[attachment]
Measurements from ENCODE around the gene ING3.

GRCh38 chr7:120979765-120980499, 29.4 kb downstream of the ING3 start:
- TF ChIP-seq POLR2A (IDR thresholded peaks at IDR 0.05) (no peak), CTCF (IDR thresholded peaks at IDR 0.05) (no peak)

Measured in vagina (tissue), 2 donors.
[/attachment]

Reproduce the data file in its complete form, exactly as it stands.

Measurements from ENCODE around the gene ING3.

GRCh38 chr7:120979765-120980499, 29.4 kb downstream of the ING3 start:
- TF ChIP-seq POLR2A (IDR thresholded peaks at IDR 0.05) (no peak), CTCF (IDR thresholded peaks at IDR 0.05) (no peak)

Measured in vagina (tissue), 2 donors.